Fairness for Younger Generations – Canada.ca


Backgrounder


In Budget 2024, the government is helping to restore fairness for every generation by unlocking access to post-secondary education; investing in the skills of tomorrow; and creating new opportunities for younger Canadians to get the skills they need to get good jobs.

Key Measures in Budget 2024


  • Launching a bold strategy to unlock 3.87 million new homes by 2031, which includes a minimum of 2 million net new homes on top of the 1.87 million homes expected to be built anyway by 2031. Of the 2 million net new homes, the government’s actions would support a minimum of 1.2 million net new homes.

  • Extending increased student grants and interest-free loans at an estimated total cost of $1.1 billion this year. We have already helped 638,000 low- and middle-income students every year, on average, since 2016 to pursue their education, regardless of their background. The extension of increased grants will support 587,000 students and increased interest-free loans will support 652,000 students, with a combined $7.3 billion for the upcoming academic year.Footnote 1

  • Helping students with the cost of housing by updating the formula that is used by the Canada Student Financial Assistance Program to calculate housing costs when determining financial need, to reflect the cost of housing today. This will deliver more student aid for rent to approximately 79,000 students each year at an estimated cost of $154.6 million over five years.

  • Building more student housing by relaxing eligibility conditions for the removal of GST on new student residences for not-for-profit universities, public colleges, and school authorities. Building more student housing is good for young people, and makes sure there is a fair rental market for everyone by also reducing demand on existing housing supply in adjacent communities.

  • Giving renters credit for on-time rental payments, by calling on banks, fintechs, credit bureaus, and landlords to allow renters to use their rent payment history to improve their credit score, making it easier to get a mortgage, and maybe even at a lower rate.

  • A Canadian Renters’ Bill of Rights, to be developed with provinces and territories, to help protect renters from steep rent hikes and renovictions, standardize leases, and require landlords to share rent price history with potential new tenants.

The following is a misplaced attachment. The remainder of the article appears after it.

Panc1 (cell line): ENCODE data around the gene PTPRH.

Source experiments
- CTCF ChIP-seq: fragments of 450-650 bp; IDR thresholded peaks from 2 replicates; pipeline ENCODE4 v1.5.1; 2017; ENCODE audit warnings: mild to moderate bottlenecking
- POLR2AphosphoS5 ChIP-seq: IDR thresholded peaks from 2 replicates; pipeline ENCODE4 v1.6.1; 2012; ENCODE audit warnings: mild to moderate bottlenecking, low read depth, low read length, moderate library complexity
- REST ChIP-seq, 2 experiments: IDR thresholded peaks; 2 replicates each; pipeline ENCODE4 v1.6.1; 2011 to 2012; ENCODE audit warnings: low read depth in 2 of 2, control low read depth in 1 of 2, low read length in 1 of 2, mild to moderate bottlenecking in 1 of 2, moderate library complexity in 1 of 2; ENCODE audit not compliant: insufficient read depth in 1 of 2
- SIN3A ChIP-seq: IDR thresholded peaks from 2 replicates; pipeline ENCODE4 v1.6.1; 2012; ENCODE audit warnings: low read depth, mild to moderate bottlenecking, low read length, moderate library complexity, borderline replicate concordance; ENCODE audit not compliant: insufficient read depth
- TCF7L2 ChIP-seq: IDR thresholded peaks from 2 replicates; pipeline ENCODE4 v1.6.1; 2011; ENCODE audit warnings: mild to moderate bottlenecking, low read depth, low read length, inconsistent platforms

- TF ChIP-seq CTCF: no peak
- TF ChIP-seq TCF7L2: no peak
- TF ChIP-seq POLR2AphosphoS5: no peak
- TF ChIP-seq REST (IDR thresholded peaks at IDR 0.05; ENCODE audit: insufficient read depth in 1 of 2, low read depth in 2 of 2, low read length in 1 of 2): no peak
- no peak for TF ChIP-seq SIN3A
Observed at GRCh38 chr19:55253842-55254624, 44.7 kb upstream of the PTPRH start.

• Supporting young entrepreneurs by proposing $60 million for Futurpreneur Canada, which has already helped over 17,700 young entrepreneurs to launch more than 13,900 businesses across the country. This renewed investment will enable an estimated 6,250 additional businesses owned by young people.

  • Creating more jobs for Gen Z by providing $207.6 million for the Student Work Placement Program to create more work-integrated learning opportunities for post-secondary students and help businesses attract and train skilled and trained individuals, addressing a significant challenge—finding the right talent.

  • Creating 90,000 youth job placements and employment support opportunities by proposing $351.2 million to provide well-paying summer job opportunities through Canada Summer Jobs and provide job placements and employment supports through the Youth Employment and Skills Strategy.

  • Launching a new Youth Mental Health Fund to ensure that younger generations have the access they need to mental health supports so that they can have a healthy start to adulthood. We are proposing an investment of $500 million to ensure youth have access to mental health supports in their community.

  • Helping students acquire coding skills by advancing the next phase of CanCode, with an investment of $39.2 million. CanCode has helped over 4.5 million students—from kindergarten through grade 12—to develop coding and digital skills, priming kids for success in science, technology, engineering, and mathematics.

  • Supporting after-school learning with a proposed investment of $67.5 million to help all Canadian students reach their full potential. After-school learning and supports play an important role in helping students succeed in their academic pursuits, especially for at-risk students.

  • Ensuring a brighter and more prosperous future for First Nations children, youth, and communities with a proposed new investment of $1.2 billion in First Nations’ kindergarten to grade 12 education and $242.7 million to increase access to post-secondary education for First Nations students.

  • Supporting Indigenous communities that are reclaiming jurisdiction over child and family services, ensuring that Indigenous children and youth grow up in their communities, tied to their cultural identities, and achieve better outcomes by proposing $1.8 billion to support communities in exercising jurisdiction and $167.5 million to ensure Inuit children can access the health, social, and educational services they need, when they need them.



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